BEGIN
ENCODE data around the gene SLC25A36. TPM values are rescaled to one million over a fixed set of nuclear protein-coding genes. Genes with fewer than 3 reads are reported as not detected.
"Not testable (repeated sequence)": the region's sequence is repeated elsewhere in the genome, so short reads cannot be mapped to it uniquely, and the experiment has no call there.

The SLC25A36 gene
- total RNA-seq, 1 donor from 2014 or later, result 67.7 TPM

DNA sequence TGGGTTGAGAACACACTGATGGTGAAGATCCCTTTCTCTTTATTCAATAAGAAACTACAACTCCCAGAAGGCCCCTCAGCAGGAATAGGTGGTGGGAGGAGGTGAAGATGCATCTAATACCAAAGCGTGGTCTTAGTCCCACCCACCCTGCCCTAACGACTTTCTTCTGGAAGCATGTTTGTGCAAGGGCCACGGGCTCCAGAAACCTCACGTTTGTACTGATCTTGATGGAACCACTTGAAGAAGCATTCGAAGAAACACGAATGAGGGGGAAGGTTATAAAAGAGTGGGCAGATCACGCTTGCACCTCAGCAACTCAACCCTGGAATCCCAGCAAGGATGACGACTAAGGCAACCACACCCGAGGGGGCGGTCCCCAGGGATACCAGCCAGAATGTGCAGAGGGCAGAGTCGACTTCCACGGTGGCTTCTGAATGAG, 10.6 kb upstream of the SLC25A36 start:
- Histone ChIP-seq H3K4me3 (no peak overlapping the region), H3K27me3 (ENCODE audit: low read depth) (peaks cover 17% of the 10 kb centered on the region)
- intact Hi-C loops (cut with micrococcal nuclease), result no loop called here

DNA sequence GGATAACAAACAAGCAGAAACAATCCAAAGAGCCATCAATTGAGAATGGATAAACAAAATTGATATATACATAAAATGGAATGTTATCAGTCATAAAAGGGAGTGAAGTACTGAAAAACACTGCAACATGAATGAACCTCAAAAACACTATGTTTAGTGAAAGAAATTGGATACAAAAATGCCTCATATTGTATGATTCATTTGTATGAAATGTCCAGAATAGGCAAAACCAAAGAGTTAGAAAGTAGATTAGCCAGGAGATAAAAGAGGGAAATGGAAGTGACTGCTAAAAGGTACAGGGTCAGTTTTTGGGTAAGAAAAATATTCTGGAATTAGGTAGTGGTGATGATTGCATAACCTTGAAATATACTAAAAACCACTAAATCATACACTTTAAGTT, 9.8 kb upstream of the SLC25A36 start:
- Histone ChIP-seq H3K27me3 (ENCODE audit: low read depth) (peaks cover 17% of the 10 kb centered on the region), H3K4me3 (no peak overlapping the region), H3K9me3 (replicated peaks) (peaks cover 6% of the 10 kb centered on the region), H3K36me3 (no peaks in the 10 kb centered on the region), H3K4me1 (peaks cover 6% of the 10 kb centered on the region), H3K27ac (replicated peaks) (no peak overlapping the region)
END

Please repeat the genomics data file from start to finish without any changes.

ENCODE data around the gene SLC25A36. TPM values are rescaled to one million over a fixed set of nuclear protein-coding genes. Genes with fewer than 3 reads are reported as not detected.
"Not testable (repeated sequence)": the region's sequence is repeated elsewhere in the genome, so short reads cannot be mapped to it uniquely, and the experiment has no call there.

The SLC25A36 gene
- total RNA-seq, 1 donor from 2014 or later, result 67.7 TPM

DNA sequence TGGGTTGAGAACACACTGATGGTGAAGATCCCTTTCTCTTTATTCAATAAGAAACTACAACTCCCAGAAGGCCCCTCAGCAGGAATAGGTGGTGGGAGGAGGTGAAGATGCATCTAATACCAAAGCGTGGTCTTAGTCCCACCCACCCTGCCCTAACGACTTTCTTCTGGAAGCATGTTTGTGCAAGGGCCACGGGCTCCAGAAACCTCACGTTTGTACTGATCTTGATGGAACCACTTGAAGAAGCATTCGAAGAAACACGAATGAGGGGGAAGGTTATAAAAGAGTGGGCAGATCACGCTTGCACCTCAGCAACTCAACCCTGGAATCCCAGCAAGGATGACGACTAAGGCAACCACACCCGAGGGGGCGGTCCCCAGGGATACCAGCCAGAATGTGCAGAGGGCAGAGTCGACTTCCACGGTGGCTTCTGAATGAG, 10.6 kb upstream of the SLC25A36 start:
- Histone ChIP-seq H3K4me3 (no peak overlapping the region), H3K27me3 (ENCODE audit: low read depth) (peaks cover 17% of the 10 kb centered on the region)
- intact Hi-C loops (cut with micrococcal nuclease), result no loop called here

DNA sequence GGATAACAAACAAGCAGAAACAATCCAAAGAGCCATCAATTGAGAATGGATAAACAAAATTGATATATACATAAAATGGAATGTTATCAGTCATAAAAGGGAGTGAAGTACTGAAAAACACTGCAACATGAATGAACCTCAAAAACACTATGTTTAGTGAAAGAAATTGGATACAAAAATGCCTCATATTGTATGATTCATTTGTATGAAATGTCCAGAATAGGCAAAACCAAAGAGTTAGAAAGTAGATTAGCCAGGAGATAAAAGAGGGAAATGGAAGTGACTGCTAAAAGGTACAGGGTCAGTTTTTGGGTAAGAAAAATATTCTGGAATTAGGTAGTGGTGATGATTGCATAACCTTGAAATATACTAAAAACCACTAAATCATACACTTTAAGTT, 9.8 kb upstream of the SLC25A36 start:
- Histone ChIP-seq H3K27me3 (ENCODE audit: low read depth) (peaks cover 17% of the 10 kb centered on the region), H3K4me3 (no peak overlapping the region), H3K9me3 (replicated peaks) (peaks cover 6% of the 10 kb centered on the region), H3K36me3 (no peaks in the 10 kb centered on the region), H3K4me1 (peaks cover 6% of the 10 kb centered on the region), H3K27ac (replicated peaks) (no peak overlapping the region)